“We’re thankful to get the win at home in front of our home crowd. It was a very exciting day for this program to host our first playoff NCAA game.”
On the switch to zone defense
“It was something we’ve been doing all year. We practice man-to-man and zone. We thought zone gave us the best advantage today.”
On preparing for Thomas DeNapoli
“We talked about defending him with seven (defenders) all week. We kept him off the board, a good scorer like that is not kept off the board often.”
On facing Cornell in the quarterfinals
“Cornell has been at the top of the rankings all year. They have a great coaching staff and they have a lot of top players too. We have our hands full but we’ll continue to focus on us. We’ll rest tonight and get right back to work tomorrow and focus on the next challenge.”
Joe Meurer, Ohio State junior defenseman
On facing the team based in his hometown
“I was a little inspired but at the end of the day, we were focusing on the task at hand. We knew one of the biggest keys coming into the game would be to match their offense; they have a reputation of being a mentally and physically tough team.”
Greg Dutton, Ohio State junior goalkeeper
On the Buckeyes’ defense
“I thought our zone worked great and we did a great job of rotating. We had scouted them all week so we knew they were going to try to pop up the crease. It was an overall team effort.”
On facing Cornell next
“We haven’t really focused on them yet. I’m sure we’ll look at film and figure out what we have to do, come up with a game plan and focus on that all week.”
Jesse King, Ohio State sophomore midfielder
On the offense working together
“In the first quarter we struggled. We weren’t really playing our game. Once we started setting up our offenses, we started clicking like we usually do.”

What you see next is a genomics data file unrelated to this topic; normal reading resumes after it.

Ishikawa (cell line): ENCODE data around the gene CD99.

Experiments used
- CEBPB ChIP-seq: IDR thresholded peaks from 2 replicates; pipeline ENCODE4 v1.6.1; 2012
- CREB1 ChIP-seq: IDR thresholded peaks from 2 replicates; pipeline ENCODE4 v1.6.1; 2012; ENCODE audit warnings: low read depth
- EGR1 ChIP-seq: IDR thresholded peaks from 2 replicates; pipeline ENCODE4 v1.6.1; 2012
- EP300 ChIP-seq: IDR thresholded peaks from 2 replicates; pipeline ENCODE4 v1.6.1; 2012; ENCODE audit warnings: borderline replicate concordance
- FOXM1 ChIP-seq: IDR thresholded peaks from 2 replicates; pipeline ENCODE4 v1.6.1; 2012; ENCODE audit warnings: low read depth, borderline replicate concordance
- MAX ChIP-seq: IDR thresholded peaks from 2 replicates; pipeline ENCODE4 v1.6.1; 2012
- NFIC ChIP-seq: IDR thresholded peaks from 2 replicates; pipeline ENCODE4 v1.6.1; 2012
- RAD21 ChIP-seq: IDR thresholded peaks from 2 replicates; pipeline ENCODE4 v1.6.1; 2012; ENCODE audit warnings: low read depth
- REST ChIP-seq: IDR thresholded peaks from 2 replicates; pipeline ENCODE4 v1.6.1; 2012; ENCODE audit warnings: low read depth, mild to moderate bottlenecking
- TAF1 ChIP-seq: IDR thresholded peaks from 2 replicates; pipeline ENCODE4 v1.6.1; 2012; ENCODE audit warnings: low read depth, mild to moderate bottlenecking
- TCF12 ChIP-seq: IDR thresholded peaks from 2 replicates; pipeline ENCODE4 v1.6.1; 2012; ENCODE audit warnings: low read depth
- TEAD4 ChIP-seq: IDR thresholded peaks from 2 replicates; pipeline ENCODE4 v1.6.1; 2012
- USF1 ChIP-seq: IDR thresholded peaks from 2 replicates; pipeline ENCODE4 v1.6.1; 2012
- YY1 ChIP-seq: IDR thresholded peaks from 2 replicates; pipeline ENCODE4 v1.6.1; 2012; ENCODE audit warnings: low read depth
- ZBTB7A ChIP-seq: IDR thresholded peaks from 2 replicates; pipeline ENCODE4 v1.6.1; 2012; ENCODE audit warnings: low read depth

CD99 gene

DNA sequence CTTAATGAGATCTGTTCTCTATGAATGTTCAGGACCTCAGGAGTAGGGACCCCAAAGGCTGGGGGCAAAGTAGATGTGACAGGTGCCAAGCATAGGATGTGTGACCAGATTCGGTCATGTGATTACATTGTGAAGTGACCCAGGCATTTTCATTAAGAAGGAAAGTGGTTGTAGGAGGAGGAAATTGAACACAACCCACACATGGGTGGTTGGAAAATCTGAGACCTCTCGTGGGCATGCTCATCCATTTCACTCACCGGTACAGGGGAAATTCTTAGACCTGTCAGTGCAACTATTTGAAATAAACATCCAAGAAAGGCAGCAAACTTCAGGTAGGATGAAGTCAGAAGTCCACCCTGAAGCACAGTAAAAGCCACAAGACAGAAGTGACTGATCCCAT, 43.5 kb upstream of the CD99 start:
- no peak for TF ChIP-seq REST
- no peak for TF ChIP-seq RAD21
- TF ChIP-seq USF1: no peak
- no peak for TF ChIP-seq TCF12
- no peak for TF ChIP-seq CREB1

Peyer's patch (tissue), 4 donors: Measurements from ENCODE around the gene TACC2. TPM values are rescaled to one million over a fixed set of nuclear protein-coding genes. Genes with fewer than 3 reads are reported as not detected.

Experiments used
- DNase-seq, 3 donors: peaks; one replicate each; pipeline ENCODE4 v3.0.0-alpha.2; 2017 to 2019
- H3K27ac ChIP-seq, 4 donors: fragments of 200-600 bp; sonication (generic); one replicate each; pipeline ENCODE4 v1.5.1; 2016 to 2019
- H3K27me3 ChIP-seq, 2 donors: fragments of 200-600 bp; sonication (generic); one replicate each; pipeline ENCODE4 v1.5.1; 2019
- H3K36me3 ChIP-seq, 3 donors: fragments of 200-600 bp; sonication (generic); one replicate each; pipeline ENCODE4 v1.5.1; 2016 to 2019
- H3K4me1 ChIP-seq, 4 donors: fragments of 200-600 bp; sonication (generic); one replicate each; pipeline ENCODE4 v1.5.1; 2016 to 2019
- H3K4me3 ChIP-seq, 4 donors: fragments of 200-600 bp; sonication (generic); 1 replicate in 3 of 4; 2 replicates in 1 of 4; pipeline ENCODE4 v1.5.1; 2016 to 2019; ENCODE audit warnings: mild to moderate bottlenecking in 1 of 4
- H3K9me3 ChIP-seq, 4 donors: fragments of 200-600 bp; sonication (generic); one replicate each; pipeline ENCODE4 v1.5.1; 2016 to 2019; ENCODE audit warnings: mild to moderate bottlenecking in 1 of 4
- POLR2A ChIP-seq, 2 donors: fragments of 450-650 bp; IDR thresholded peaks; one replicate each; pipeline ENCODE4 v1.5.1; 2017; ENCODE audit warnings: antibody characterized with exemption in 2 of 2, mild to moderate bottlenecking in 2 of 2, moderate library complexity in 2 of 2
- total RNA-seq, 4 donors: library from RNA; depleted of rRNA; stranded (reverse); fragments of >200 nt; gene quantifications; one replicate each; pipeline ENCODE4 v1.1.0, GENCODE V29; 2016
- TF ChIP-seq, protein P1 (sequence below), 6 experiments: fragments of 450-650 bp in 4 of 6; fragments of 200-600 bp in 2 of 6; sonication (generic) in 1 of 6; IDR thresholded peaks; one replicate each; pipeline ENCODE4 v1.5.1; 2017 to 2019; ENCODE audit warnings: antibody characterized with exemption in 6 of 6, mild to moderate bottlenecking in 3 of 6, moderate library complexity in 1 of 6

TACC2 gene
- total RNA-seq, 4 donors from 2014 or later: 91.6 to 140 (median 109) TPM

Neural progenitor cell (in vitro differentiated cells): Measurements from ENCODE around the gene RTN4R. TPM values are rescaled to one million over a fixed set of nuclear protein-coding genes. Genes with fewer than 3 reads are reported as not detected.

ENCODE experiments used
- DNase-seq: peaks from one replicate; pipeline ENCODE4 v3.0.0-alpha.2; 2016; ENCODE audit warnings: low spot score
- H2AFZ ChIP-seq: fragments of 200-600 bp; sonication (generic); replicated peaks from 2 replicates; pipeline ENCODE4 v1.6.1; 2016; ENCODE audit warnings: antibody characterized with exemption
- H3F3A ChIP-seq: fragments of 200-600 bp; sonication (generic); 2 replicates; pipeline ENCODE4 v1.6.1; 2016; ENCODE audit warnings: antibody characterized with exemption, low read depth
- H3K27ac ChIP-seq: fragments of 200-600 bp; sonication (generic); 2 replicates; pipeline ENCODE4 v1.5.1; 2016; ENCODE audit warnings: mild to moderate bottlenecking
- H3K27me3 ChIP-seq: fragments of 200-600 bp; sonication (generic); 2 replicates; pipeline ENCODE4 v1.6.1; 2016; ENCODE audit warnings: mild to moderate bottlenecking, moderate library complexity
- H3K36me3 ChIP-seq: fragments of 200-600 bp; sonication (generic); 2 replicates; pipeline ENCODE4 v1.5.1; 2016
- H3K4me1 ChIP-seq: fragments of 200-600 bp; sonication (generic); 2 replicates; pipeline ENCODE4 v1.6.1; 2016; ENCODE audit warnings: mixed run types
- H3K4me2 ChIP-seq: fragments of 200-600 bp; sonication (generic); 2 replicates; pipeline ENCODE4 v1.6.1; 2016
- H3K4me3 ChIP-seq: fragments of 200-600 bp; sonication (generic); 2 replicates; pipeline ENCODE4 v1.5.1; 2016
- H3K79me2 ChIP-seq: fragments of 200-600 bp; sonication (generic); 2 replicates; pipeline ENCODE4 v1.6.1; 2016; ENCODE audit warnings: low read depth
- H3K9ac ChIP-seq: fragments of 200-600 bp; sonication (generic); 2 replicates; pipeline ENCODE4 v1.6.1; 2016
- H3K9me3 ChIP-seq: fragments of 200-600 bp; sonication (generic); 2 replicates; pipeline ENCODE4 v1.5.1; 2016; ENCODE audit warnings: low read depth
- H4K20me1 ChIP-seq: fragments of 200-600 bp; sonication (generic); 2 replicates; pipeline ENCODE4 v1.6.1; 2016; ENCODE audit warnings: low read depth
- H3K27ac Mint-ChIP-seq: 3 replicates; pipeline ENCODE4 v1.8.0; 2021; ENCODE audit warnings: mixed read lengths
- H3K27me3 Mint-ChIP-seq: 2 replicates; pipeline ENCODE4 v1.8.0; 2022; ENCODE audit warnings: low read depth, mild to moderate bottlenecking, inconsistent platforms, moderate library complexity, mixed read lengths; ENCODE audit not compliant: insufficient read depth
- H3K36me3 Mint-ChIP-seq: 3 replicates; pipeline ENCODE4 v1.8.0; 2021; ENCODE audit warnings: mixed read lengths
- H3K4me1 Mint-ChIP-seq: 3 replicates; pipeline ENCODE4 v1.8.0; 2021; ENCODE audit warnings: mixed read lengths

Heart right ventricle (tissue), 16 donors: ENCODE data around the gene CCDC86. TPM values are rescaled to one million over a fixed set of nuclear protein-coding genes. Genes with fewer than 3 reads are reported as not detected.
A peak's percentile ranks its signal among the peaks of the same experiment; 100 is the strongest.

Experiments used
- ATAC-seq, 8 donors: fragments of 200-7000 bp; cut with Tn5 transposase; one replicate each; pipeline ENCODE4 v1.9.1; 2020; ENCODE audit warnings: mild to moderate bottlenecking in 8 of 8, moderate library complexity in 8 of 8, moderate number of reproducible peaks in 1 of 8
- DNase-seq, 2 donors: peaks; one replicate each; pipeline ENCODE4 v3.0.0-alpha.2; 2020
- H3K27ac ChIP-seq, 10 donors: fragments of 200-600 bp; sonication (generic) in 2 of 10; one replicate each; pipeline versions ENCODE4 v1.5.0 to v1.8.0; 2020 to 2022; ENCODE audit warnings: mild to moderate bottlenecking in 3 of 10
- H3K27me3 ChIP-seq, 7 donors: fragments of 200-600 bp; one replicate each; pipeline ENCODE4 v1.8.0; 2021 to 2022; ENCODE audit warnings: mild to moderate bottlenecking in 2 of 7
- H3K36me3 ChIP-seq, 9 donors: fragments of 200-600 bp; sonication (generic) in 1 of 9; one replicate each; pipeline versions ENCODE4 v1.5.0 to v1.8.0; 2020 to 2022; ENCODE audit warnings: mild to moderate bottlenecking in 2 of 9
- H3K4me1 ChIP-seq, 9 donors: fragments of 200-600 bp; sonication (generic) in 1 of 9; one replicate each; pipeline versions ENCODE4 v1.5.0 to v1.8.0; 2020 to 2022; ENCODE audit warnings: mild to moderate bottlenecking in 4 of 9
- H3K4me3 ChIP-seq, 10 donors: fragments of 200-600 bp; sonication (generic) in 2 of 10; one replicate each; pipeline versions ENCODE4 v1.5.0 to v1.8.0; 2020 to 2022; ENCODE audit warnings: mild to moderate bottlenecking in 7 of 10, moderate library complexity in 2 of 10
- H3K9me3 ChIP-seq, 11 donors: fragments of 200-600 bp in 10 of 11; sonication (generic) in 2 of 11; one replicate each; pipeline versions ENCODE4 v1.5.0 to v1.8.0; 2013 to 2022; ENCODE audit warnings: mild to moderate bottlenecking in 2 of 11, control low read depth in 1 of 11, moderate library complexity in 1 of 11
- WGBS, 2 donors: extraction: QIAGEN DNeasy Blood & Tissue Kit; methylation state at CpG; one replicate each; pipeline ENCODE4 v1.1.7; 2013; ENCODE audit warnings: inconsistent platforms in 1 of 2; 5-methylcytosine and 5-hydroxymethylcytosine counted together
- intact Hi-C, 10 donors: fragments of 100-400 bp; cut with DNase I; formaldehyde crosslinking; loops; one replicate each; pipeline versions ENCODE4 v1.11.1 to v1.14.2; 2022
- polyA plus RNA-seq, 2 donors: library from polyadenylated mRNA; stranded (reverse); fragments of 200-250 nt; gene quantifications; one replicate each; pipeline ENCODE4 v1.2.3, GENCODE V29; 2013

On the contributions from many players
“We have Logan [Schuss] out there and he draws a lot of attention. That makes it a lot easier for the rest of us to find open spots or seams. Other guys are now stepping up and becoming bigger threats so that opens him [Schuss] up as well.”
Logan Schuss, Ohio State senior attackman
On the offensive strategy
“It’s just letting the game come to us. We do test the goalie when we can and test the defense. But we let the game come to us by moving the ball around and finding those good matchups.”
On winning at home
“This was our first home game for the NCAA tournament and to be able to play in front of our screaming fans was great. It was also a great welcome to the freshmen who played in the Shoe for the first time today.”
On the dynamic of the team
“We’re definitely feeding off each other. It’s a great feeling when you can go into a game and know that it’s not one guy doing at all. You have six to seven guys who are scoring.”
Dominique Alexander, Ohio State senior midfielder
On the importance of winning faceoffs
“The faceoff is really crucial. To get the possessions the way we were getting them got us into a nice little rhythm.”
On the Buckeyes’ momentum in the game
“Anytime you score a goal, you notice a momentum shift in your favor. We just stuck to our game plan and shots starting falling for us.”
On winning at home in the Shoe
“It means a lot to play a home game in the Shoe. We are truly honored to play there and we want to thank everyone who made that happen. As seniors, we didn’t want to go out with a loss at home. The whole team bought into that mentality and we worked to have a win for our fans.”
Shawn Nadelen, Towson head coach
On the game
“Ohio State played a terrific game, a game worthy of what they were seeded and what we expected to see. Congratulations and terrific effort on their part. It was a game we knew we had to prepare a lot for. It’s tough when you come out in an NCAA game and don’t really execute what you worked hard on.”
On Towson’s season as a whole
“I’m extremely proud of our team this year, of how they competed from the start through the finish. We didn’t start strong this season, but we finished strong. I’m proud of our guys, believing in themselves and putting in the effort to get us here and putting Towson back in the conversations as a top team in the nation.”
On facing the Buckeyes’ zone defense
“We’ve seen a lot of zone, especially the last three-four games we’ve played so we weren’t overly concerned with it. We just made a couple of bad decisions and took some bad shots. We didn’t really do a great job earning any possession time either.”
Andrew Hodgson, Towson junior midfielder
On facing Ohio State’s defense
“It was pretty passive zone just moving the ball around quickly. Shots from the outside didn’t go as well. It was frustrating moving the ball around and working the defense and then coming up short with a bad shot or missing the cage. We just came up short with poor shot opportunities and also great defensive plays by them [Ohio State].”